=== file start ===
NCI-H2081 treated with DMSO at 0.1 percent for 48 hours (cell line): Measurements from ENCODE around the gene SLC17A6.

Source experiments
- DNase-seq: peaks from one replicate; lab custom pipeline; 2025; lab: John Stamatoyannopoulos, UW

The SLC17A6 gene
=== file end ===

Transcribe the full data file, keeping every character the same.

NCI-H2081 treated with DMSO at 0.1 percent for 48 hours (cell line): Measurements from ENCODE around the gene SLC17A6.

Source experiments
- DNase-seq: peaks from one replicate; lab custom pipeline; 2025; lab: John Stamatoyannopoulos, UW

The SLC17A6 gene